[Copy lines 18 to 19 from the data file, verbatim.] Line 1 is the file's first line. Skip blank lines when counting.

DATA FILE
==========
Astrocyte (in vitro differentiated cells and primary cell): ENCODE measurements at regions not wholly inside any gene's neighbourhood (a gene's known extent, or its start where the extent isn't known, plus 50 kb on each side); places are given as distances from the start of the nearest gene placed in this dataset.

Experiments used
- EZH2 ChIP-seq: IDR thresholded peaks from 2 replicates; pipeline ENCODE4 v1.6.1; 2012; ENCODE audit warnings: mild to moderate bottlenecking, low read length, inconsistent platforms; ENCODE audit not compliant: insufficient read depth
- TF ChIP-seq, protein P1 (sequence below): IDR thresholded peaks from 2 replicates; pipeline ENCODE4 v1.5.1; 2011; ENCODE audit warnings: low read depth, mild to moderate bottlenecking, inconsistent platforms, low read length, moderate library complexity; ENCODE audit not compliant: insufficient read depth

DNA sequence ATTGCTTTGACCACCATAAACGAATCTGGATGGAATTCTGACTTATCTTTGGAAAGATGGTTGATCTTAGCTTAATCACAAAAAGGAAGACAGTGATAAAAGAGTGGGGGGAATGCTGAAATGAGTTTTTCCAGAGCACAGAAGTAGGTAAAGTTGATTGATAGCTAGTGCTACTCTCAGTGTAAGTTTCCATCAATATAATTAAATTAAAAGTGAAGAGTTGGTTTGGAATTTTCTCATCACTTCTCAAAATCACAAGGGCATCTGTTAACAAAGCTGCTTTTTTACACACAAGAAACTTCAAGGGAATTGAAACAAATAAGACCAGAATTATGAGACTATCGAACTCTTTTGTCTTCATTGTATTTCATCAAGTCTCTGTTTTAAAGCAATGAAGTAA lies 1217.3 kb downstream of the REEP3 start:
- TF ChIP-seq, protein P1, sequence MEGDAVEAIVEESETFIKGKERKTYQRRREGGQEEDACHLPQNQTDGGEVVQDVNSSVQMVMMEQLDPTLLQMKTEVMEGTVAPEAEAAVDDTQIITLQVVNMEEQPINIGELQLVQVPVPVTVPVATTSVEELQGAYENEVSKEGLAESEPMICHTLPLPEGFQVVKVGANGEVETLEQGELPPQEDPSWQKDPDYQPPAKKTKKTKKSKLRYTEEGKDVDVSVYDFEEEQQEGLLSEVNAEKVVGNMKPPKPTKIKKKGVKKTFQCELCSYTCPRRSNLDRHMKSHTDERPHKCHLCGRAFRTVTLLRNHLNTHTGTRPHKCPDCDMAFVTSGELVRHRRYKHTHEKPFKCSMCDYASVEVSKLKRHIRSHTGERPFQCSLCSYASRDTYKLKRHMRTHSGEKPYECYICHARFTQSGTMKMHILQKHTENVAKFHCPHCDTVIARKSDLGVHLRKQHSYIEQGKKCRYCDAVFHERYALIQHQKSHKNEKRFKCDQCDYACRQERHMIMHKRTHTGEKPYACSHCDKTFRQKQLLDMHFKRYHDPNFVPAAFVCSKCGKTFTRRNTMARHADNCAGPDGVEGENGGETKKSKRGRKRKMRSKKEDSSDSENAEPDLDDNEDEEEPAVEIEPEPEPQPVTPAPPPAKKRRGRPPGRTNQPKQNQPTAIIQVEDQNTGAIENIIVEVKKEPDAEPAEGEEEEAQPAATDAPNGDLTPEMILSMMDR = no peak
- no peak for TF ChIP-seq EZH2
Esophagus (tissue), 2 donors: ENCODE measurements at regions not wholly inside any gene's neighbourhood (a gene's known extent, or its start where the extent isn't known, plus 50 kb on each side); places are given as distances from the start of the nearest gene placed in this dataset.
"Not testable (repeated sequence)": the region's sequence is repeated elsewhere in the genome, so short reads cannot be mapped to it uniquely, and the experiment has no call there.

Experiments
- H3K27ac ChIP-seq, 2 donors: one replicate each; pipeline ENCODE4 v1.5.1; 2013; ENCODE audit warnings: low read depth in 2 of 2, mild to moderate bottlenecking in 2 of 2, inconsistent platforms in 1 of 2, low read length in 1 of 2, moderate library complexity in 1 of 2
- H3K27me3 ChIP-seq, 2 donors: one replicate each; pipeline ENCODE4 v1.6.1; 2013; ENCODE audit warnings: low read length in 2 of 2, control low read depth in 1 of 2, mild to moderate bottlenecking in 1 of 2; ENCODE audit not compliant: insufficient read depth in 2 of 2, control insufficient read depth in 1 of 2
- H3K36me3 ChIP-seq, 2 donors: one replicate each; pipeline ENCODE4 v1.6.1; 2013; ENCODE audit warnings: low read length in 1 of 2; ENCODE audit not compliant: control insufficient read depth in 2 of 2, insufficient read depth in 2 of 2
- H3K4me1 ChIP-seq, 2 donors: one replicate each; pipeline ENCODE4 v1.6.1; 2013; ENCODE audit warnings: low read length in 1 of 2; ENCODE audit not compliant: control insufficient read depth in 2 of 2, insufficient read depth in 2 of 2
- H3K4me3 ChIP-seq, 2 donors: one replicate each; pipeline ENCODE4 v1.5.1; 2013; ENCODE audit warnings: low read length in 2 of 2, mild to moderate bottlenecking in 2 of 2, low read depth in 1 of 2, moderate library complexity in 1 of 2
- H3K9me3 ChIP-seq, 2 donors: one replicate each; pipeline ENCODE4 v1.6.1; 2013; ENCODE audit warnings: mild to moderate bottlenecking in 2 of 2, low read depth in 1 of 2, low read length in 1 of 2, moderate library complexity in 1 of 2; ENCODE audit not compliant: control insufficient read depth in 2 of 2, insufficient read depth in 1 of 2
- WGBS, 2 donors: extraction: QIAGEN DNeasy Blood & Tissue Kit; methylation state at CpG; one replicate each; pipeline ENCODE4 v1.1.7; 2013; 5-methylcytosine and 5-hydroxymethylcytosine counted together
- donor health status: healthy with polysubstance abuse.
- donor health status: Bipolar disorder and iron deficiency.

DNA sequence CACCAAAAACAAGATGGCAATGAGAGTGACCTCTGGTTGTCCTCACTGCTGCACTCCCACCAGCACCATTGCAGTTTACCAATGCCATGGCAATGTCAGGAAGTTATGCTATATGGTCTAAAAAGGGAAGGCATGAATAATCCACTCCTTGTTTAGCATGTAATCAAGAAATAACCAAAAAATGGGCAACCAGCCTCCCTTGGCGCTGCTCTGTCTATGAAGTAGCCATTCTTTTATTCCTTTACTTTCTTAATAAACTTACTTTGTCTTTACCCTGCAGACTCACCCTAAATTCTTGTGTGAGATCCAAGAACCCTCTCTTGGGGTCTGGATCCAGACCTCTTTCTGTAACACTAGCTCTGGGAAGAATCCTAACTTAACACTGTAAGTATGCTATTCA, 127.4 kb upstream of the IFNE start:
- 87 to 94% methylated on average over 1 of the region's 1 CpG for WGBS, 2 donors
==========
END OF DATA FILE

- donor health status: healthy with polysubstance abuse.
- donor health status: Bipolar disorder and iron deficiency.